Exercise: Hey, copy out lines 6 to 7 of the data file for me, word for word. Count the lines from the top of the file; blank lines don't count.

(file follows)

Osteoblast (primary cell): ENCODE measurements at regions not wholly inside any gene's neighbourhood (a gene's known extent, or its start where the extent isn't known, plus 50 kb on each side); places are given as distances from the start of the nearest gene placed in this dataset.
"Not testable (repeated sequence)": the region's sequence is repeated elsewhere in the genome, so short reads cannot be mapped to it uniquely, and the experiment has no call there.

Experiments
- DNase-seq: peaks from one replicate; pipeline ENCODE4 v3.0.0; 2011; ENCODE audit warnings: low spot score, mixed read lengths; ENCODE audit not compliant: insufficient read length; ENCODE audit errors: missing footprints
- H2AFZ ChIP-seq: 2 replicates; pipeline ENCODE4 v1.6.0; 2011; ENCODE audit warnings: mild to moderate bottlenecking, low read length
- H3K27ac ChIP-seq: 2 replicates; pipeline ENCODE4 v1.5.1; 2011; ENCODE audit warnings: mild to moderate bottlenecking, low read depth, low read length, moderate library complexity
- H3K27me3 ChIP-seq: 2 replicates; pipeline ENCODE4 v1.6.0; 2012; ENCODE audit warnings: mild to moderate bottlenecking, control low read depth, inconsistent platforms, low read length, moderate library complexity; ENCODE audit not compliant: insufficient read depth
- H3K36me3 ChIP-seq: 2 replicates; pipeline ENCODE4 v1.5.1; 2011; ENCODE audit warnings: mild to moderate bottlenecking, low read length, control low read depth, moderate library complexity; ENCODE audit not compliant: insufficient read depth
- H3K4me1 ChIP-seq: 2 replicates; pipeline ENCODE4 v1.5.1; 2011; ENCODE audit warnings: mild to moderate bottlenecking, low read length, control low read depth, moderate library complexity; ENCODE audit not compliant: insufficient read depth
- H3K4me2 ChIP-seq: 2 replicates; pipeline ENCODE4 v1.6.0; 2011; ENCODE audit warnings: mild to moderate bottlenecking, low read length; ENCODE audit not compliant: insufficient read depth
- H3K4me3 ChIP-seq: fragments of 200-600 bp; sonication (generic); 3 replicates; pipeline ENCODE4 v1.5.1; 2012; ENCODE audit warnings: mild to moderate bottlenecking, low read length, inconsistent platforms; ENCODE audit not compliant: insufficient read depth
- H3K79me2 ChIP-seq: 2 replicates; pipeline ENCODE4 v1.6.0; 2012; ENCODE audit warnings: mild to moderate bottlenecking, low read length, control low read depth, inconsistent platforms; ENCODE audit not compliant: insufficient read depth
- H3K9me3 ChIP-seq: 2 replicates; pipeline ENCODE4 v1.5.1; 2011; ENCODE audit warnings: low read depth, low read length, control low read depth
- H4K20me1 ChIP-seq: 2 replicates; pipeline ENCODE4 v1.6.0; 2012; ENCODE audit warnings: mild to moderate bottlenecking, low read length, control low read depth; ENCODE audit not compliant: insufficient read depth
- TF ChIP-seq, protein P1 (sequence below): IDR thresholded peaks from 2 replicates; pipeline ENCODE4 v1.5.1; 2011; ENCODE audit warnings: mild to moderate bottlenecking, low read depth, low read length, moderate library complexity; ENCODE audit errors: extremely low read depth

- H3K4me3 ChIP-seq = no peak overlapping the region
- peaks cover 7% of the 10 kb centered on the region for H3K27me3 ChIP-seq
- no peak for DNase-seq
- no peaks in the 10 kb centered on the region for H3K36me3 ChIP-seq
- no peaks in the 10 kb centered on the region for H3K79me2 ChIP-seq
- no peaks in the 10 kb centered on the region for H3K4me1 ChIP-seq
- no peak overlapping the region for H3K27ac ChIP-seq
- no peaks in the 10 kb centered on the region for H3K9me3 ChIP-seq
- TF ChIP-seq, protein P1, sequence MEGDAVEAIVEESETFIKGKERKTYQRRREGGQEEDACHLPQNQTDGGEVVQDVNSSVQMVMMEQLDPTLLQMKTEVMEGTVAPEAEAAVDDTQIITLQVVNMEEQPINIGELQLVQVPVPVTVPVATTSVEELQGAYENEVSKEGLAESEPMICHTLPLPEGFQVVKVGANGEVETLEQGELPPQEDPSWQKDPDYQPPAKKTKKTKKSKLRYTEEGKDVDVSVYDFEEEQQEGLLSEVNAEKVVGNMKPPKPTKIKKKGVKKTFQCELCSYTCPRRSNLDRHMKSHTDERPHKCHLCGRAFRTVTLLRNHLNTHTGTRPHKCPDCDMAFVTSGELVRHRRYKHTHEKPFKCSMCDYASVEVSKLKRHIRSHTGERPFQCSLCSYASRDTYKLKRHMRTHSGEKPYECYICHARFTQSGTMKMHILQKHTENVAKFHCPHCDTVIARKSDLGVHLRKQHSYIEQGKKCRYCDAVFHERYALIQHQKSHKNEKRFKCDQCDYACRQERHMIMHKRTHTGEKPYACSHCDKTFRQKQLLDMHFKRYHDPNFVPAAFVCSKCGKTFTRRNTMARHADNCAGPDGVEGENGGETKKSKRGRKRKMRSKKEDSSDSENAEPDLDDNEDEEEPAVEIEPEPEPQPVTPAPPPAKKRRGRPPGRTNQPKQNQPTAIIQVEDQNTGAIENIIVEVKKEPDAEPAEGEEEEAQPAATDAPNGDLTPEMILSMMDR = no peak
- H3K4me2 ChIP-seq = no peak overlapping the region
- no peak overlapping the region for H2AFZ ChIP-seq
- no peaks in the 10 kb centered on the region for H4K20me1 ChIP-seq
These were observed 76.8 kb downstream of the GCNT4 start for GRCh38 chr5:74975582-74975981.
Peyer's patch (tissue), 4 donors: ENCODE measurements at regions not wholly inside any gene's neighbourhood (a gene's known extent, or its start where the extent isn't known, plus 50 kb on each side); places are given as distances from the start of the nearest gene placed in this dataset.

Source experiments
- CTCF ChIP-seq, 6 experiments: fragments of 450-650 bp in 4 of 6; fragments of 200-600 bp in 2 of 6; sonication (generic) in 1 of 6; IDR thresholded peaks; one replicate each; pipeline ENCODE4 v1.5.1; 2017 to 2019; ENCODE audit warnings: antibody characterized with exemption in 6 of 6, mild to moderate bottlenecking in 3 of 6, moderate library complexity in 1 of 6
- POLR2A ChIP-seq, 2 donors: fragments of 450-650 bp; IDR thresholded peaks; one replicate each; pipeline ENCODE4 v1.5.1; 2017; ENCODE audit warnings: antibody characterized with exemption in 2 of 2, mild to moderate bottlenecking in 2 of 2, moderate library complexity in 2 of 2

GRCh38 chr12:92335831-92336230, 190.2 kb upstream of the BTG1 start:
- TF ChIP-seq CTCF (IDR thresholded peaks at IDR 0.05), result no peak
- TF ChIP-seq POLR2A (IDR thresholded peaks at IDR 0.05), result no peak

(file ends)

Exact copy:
- H3K27ac ChIP-seq: 2 replicates; pipeline ENCODE4 v1.5.1; 2011; ENCODE audit warnings: mild to moderate bottlenecking, low read depth, low read length, moderate library complexity
- H3K27me3 ChIP-seq: 2 replicates; pipeline ENCODE4 v1.6.0; 2012; ENCODE audit warnings: mild to moderate bottlenecking, control low read depth, inconsistent platforms, low read length, moderate library complexity; ENCODE audit not compliant: insufficient read depth